Standing in a gas station parking lot where a man was gunned down a day earlier, resident Melvina Rockymore held hands with a group of small children and prayed.

“This is their park time,” she said when the prayer finished. “They are sacrificing their park time to do this.”

Her group of kids ranged from 1-year-old Kennedy to 11-year-old Emmanuel. Twins Tommie and Thomas, both 8, held a sign that said “Stop the Killing.”

A day before at this corner of 26th and Penn Avenues N., someone fatally shot a 41-year-old man after an argument on a Metro Transit bus, police said. The fight spilled out onto the street before erupting in gunfire. Police were called just before 7 p.m. They arrived to find a body in the gas station parking lot.

On Friday, people stopped by to leave cards and gifts at the spot where the man died.

“He was killed here,” said K.G. Wilson, a street activist who stood and prayed with others. “So you know all the kids in the neighborhood knows who he is. Then you look and see his body? Laying there on the ground, ice cold, covered in blood.”

The man’s identity had not yet been released Friday.

Seventeen people have been killed in Minneapolis through July 21. That’s a slightly lower homicide rate than what’s been recorded over the past 10 years, with an average of 43 deaths per year.

Minneapolis police arrested a juvenile Friday morning in connection with the shooting. The details of the case likely won’t be made public until next week, when charges could be filed against the juvenile.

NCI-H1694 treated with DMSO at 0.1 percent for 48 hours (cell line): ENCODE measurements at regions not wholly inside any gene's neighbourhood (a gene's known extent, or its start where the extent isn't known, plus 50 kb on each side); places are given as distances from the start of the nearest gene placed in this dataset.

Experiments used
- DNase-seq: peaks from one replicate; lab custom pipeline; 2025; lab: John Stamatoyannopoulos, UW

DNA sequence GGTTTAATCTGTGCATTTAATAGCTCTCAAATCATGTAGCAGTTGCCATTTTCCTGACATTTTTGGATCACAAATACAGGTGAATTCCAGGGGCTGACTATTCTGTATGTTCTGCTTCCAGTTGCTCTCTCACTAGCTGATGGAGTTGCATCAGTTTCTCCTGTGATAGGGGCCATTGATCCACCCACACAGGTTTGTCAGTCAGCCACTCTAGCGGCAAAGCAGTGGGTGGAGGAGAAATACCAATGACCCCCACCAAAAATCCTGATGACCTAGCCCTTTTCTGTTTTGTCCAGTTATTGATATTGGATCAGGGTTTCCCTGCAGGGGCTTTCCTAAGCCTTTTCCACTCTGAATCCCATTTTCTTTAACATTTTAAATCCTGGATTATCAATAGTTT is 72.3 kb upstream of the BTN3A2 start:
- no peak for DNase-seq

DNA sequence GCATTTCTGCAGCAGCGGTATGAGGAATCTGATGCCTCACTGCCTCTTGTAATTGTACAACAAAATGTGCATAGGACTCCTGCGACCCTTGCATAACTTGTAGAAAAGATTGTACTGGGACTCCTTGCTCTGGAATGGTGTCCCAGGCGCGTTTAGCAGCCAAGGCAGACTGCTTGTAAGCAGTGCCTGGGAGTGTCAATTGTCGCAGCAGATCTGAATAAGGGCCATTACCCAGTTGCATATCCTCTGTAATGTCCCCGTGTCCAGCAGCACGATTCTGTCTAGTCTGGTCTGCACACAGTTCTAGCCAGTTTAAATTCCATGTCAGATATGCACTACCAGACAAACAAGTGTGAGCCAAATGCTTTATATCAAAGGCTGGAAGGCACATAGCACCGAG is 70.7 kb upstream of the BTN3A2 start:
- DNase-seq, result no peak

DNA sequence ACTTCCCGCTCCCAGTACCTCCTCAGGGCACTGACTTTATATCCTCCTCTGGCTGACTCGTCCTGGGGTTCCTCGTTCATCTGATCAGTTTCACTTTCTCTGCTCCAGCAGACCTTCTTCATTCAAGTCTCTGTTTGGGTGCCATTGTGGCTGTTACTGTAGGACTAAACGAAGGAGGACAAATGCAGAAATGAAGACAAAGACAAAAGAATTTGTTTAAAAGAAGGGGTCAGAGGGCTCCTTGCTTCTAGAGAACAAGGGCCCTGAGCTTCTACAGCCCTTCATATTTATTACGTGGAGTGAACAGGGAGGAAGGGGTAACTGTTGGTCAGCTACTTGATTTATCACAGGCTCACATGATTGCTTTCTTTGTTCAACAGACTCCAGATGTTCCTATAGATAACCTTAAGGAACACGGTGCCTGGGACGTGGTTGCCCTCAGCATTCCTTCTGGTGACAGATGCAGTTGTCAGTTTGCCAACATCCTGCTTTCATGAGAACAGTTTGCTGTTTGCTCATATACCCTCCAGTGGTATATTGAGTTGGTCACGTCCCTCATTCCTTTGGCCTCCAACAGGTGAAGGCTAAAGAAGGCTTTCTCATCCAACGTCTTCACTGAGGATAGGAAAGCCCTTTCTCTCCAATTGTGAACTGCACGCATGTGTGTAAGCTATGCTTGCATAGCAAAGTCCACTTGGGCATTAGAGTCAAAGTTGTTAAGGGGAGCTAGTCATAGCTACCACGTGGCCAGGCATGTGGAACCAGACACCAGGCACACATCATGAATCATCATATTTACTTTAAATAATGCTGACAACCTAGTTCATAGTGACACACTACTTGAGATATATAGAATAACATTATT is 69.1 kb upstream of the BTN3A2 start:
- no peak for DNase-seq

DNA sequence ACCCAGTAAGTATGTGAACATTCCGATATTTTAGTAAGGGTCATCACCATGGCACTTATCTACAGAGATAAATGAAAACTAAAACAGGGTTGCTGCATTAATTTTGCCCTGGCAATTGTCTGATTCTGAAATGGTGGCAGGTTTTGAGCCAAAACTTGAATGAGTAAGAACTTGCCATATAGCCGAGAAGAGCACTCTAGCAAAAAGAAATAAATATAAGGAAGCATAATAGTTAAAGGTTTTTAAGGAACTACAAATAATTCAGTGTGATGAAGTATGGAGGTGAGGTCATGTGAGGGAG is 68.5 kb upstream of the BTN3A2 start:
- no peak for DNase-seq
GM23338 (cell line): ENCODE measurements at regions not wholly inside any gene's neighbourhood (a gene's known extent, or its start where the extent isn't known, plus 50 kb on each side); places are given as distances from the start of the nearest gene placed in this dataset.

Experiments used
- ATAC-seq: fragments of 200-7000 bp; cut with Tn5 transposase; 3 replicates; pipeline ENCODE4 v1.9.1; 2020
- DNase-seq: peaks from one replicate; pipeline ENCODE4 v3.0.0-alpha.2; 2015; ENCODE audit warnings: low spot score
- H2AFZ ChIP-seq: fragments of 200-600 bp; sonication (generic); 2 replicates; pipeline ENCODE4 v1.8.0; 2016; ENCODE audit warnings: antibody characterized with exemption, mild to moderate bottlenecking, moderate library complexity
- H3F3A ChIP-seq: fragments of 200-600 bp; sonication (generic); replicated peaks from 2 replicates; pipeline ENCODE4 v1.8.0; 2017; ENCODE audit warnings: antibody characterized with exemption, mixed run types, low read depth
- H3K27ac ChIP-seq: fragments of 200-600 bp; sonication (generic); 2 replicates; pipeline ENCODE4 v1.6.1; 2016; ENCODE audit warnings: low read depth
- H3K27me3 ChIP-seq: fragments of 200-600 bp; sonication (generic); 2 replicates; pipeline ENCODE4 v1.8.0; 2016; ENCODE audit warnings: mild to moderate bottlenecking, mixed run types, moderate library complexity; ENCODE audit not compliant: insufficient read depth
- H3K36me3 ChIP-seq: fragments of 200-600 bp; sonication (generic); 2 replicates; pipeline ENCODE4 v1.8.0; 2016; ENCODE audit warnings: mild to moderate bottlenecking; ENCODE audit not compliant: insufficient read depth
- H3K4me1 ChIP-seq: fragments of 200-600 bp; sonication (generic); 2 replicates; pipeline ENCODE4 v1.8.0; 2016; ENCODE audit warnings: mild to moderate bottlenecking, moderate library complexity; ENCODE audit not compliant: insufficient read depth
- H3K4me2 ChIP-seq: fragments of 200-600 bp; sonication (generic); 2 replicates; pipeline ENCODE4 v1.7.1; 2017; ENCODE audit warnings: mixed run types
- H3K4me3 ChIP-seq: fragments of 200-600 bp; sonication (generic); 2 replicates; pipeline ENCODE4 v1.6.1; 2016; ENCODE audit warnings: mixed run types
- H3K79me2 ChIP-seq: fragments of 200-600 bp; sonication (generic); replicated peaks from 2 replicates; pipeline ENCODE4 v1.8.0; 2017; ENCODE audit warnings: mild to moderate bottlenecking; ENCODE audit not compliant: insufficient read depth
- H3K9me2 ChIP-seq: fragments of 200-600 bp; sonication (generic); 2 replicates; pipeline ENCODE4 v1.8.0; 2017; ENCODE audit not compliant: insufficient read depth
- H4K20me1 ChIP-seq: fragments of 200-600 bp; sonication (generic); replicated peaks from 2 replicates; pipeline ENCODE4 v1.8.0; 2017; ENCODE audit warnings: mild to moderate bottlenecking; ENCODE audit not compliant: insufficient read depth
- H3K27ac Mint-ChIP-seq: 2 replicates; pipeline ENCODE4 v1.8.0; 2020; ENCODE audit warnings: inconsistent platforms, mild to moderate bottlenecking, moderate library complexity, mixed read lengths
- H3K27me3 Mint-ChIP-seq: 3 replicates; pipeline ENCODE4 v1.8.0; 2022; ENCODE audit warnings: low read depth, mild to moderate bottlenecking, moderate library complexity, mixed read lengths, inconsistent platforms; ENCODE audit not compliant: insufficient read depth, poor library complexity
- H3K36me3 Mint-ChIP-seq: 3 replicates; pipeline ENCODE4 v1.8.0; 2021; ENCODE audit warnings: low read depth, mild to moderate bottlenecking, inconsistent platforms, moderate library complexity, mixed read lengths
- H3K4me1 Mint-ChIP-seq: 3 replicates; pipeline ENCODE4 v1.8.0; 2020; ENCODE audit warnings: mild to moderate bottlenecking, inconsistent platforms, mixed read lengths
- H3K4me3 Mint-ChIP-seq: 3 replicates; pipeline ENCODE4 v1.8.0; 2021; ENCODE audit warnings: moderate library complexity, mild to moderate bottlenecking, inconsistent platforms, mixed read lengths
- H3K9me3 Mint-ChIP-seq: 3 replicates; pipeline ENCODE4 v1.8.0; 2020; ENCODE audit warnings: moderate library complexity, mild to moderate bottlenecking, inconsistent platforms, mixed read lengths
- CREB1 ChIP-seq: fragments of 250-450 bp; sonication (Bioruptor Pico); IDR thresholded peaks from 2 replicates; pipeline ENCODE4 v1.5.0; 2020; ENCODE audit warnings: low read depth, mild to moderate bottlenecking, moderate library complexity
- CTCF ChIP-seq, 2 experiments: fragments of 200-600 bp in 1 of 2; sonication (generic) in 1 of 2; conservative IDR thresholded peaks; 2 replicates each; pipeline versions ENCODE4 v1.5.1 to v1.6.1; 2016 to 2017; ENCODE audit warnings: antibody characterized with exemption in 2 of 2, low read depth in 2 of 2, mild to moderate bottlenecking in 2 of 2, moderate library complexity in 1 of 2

A second shooting about 20 minutes later left one person wounded, but the injuries were not life-threatening, according to a police spokesman. The incidents were not related, police said.

Thursday night’s shootings occurred on the eve of increased police patrols that began Friday. Earlier this week, Minneapolis city officials announced a $300,000 plan to pay overtime for eight police officers and one supervisor to patrol the city’s crime-plagued neighborhoods in north and south Minneapolis. That announcement came after a series of high-profile shootings and homicides in north Minneapolis this month.

Two weeks ago, Police Chief Janeé Harteau and Minneapolis Mayor Betsy Hodges walked north Minneapolis neighborhoods in a public show of support for residents of the Fourth Precinct after a bloody start to the month, when two people were killed and three wounded in a series of shootings.

Hours after their appearances, three women were shot multiple times in a North Side back yard. They all survived, but the violence added to residents’ frustration with rising crime rates.

Citywide, violent crime has risen 3.4 percent so far this year.